Protocol, Bitcoin was introduced to the world in the form of a white paper published by a pseudonymous individual or group known as Satoshi Nakamoto. The white paper, which was released in 2008 on a cryptography discussion forum, provided a set of computational principles for establishing a new sort of distributed database known as a blockchain. The blockchain would operate as a ledger, keeping track of all Bitcoin transactions, having autonomous verification, and being continually validated and safeguarded by the whole network’s computer power. The “miners,” whose computers worked tirelessly to keep the network running, would be compensated in Bitcoin. These rules comprise the Bitcoin protocol as a whole. They are literally Bitcoin.
Protocols are not, of course, exclusive to cryptocurrencies. They are important to the operation of the internet, controlling data transfer from one computer to another. E-mail, for example, is built on numerous protocols. What is the HTTP at the beginning of each URL? It is an abbreviation for “hypertext transmission protocol.”
The Bitcoin protocol demonstrated that digital money could be safely traded over the internet. Thousands of different types of digital money followed, each with its own set of protocols. Fundamental advances in encryption and decentralised computing continued to open up new possibilities for blockchain protocols during the following decade.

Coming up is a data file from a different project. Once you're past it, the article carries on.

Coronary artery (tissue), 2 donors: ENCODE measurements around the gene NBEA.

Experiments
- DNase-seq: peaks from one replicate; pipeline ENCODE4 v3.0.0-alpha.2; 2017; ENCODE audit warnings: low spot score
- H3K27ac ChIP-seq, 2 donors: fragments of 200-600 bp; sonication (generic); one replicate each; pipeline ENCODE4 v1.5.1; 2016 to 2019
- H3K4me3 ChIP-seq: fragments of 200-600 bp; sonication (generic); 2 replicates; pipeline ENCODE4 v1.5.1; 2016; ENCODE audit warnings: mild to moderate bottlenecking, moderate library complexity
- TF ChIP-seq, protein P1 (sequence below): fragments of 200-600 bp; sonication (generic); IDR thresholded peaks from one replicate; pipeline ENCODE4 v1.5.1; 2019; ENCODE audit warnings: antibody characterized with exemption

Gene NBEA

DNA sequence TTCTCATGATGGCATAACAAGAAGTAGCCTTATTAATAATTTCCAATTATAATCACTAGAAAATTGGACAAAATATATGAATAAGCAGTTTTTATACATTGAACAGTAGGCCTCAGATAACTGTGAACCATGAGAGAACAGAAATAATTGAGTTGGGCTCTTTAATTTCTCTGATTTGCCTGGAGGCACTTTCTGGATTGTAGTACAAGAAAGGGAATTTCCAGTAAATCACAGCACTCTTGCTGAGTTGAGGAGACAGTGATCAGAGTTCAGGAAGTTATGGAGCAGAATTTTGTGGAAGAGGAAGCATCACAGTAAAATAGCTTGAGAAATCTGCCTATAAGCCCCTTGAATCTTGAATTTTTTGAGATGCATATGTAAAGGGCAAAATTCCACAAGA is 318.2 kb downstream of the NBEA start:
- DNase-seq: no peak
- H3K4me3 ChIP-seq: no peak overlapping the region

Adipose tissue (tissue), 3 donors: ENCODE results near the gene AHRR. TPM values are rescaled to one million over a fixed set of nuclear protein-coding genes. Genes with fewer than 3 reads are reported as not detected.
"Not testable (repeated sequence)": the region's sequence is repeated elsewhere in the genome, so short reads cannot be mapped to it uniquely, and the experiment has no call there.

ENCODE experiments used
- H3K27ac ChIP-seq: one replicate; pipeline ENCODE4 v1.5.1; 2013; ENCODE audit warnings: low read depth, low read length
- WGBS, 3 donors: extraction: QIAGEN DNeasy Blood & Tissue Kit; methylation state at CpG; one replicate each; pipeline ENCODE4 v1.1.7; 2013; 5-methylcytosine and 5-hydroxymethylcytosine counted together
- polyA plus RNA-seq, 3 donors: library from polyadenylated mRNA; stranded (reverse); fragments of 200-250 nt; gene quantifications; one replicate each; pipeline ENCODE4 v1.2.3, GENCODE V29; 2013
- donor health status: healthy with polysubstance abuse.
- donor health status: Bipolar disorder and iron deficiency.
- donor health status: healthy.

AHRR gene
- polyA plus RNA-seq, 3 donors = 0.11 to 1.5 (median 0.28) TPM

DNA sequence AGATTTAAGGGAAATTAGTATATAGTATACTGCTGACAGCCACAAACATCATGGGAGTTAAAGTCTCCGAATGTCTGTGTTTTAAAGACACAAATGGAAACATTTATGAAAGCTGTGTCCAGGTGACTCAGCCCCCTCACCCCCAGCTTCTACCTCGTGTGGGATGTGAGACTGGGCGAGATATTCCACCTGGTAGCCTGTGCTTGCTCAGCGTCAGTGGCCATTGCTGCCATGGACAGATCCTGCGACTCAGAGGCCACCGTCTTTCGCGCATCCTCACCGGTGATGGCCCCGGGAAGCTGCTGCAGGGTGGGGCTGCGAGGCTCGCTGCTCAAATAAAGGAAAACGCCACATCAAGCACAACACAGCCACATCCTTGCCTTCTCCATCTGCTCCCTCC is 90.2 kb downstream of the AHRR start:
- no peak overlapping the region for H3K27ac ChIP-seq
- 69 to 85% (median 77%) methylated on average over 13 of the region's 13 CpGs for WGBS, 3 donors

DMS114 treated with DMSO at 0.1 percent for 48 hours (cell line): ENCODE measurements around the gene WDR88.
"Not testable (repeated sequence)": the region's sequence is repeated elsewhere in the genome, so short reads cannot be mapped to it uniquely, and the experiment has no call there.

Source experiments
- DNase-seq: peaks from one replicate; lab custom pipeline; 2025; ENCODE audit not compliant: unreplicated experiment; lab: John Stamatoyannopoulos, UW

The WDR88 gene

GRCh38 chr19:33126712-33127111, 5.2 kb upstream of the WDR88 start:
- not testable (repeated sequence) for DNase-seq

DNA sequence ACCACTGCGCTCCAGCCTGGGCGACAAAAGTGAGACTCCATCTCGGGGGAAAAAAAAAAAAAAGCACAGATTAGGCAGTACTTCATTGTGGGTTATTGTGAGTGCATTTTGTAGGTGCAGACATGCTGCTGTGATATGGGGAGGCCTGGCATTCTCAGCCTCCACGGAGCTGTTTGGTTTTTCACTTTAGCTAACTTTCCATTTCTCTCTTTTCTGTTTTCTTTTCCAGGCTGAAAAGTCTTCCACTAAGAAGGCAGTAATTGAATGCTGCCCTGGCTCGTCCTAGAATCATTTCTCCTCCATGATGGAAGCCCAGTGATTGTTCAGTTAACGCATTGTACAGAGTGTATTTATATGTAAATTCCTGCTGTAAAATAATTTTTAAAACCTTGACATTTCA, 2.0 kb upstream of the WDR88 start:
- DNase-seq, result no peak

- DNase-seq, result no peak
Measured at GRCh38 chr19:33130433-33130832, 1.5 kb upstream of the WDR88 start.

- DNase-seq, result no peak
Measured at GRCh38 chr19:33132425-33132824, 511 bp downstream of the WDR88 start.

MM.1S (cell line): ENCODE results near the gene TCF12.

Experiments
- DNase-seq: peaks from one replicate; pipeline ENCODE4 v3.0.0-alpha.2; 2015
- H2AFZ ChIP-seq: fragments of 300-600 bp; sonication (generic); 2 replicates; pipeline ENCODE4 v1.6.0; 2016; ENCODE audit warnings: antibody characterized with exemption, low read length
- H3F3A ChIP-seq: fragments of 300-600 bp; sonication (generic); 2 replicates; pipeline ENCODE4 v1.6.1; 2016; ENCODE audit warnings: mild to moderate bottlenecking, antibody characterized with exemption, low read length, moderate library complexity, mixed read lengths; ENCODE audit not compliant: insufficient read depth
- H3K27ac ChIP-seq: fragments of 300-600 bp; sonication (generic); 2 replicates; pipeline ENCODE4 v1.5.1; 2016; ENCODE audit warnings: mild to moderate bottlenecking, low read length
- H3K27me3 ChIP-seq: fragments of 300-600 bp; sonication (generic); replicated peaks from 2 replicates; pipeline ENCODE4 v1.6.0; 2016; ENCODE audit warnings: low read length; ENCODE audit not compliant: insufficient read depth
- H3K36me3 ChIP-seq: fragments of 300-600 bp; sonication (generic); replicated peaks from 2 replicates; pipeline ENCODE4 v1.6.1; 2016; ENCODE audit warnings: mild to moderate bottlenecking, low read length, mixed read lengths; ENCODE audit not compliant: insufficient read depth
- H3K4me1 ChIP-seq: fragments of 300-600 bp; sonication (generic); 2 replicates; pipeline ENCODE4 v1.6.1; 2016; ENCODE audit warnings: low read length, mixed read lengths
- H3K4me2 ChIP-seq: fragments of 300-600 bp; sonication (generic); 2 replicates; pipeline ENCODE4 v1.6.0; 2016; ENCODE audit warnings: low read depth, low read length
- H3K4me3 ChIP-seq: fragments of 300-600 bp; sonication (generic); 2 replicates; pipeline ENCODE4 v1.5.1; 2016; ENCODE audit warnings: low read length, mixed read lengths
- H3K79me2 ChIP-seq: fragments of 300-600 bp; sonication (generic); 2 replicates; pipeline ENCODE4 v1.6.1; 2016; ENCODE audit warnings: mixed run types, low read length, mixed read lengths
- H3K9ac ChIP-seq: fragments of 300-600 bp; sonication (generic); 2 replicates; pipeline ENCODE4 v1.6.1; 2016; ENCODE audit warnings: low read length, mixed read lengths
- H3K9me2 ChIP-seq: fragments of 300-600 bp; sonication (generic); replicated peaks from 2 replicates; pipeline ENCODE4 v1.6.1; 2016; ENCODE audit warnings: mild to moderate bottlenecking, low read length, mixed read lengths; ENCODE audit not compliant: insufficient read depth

Why are protocols important?
The protocols enable cryptocurrencies to be decentralised through the blockchain, which means they are spread over a network of computers with no central hub or authority.
- The Bitcoin protocol’s key advancement was the creation of digital money that can be transferred or spent without anybody involved in the transaction fearing that the money had already been spent. (This is known as the double-spending dilemma, and it will be recognisable to anybody who has purchased a performance ticket from a stranger only to learn that the ticket has already been spent.)
- Following the introduction of the Bitcoin protocol, further rule sets covering a broad range of functions have been produced. Thousands of cryptocurrencies exist, each with its unique protocol.
- For example, the Ethereum protocol was built on the concept of “smart contracts,” in which a transaction or agreement is automatically performed when specific conditions are satisfied.
- On the Ethereum blockchain, a broad collection of protocols has arisen, allowing a wide range of decentralised financial products that automate anything from loans and savings to insurance.
- In the cryptocurrency arena, Ethereum is not the only “smart contract” technology. Newer blockchain protocols, such as Polkadot, have developed to compete in the market.